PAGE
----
The operation of the microprocessor in association with the displays 50, 61-64 and 68 is now described in connection with the flow diagram of FIG. 4. The receiver actively monitors and stores tire pressure signals from the wheel transmitters 71-74 even when the ignition is off. Upon power up after initialization of the program, the "ignition on" condition is detected as indicated by block 90. The stored tire pressure received from each of the transmitters 71-74 is read as indicated by block 92. The program then tests to determine if the pressure is above threshold one (X) as indicated by block 94, and, if the pressure is above the first threshold indicating normal tire pressure in each of the tires, the green LED of each of the LEDs 61-64 are flashed as indicated by block 96. Displays 61-64 and 68 are then blanked as indicated by block 98. In the event, however, at block 94, one or more of the tires have a pressure below the first threshold "X" as indicated by a negative test at block 94, the amber LED 51 is activated on display 50 and remains continuously on as indicated by block 100. The program then tests to see if the pressure has fallen below the second threshold "Y", such as 20 psi, as indicated at block 102 and, if not, the LED 51 remains illuminated since the pressure is not above the first threshold. If the pressure, however, is below the second threshold, the program then causes the microprocessor to activate the red LED 52 as indicated by block 104, which remains on in a flashing mode until the problem has been corrected.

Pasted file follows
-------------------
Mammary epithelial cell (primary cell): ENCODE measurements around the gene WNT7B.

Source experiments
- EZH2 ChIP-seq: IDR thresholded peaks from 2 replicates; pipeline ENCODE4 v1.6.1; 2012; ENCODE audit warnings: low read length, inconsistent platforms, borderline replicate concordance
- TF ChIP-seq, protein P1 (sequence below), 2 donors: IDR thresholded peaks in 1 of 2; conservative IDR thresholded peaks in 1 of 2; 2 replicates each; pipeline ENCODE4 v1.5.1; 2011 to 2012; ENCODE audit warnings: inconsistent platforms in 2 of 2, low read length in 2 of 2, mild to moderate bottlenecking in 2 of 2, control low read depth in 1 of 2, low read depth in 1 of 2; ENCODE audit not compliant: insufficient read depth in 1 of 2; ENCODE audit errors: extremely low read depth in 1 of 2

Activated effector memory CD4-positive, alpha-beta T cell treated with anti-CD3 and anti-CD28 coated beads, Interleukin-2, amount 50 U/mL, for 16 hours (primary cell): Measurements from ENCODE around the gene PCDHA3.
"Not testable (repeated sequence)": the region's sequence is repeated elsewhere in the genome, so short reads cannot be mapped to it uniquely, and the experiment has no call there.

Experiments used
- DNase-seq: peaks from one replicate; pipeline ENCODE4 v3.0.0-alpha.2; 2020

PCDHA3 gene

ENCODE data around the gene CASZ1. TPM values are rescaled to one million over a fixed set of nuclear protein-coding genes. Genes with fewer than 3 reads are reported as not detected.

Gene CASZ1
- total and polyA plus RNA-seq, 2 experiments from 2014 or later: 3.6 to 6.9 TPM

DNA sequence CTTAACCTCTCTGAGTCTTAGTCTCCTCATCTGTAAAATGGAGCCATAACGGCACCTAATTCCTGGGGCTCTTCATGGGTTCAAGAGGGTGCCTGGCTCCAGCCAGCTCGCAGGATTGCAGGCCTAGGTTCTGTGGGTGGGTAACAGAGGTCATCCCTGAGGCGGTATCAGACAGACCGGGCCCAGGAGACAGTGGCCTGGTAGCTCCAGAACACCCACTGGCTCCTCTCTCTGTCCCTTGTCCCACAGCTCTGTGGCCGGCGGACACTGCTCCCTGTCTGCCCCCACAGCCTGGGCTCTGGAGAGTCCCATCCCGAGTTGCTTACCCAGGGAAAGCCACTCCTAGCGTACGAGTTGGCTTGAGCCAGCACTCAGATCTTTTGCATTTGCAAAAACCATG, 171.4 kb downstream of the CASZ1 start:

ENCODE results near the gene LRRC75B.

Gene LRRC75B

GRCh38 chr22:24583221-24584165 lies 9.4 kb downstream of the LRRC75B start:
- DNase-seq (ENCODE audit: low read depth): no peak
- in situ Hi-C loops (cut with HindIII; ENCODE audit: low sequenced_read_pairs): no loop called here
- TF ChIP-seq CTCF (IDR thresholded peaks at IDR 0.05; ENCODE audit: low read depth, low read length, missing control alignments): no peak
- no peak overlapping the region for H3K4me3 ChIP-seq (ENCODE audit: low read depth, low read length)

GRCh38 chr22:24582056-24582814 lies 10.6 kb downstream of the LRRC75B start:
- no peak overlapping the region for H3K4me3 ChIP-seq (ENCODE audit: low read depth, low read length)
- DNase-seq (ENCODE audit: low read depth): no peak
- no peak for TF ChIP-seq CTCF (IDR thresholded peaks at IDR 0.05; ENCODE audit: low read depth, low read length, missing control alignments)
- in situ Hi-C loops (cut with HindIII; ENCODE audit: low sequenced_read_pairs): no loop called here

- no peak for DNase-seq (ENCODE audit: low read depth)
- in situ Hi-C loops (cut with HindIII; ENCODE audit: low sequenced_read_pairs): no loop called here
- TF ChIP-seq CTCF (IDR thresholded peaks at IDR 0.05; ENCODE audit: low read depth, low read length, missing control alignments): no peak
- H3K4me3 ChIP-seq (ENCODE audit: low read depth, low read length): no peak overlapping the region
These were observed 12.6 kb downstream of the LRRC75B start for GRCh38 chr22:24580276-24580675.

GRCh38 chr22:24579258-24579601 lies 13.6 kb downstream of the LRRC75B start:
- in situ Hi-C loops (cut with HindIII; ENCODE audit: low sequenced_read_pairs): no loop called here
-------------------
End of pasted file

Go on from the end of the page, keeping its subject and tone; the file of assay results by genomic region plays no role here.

At this time with either the LED 51 activated or LED 52 flashing, the operator will be alerted to lower the visor into the position shown in FIG. 2 and activate the interrogation switch 66 as indicated by block 106, which sequentially reads the pressure on each of the four tires as indicated by block 108. If the pressure is greater than the first threshold (i.e. 25 psi) as indicated by block 110, the program continues to read the rest of the four tires until it detects the low pressure, at which time it goes to block 112 activating the amber one of the LEDs 61-64 associated with the tire being tested in the sequence. The program simultaneously tests, as indicated by block 114, whether the detected tire pressure is below "Y" (the second predetermined level) and, if it is, flashes the associated red one of the LEDs 61-64. At the same time, the pressure information read at block 108 effects the sequential display of the pressure as indicated by block 118 of the associated illuminated tire in the vehicle icon shown in FIG. 2 as indicated by block 116 such that the vehicle operator can determine not only which tire has a low pressure condition but the exact pressure of the tire. The program, thus, cycles through the loop and when the tire pressure for each of the tires is again greater than the first threshold level "X", all of the LEDs are deactivated. The operator, however, can test the actual pressure in each of the tires at any time desired by activation of switch 66, which effects the reading of pressure block 108 and display of sequential pressure at block 118. When, however, the pressure is above the first predetermined first threshold "X", the green LEDs 61-64 associated with each of the four tires being sequentially read is illuminated by block 120.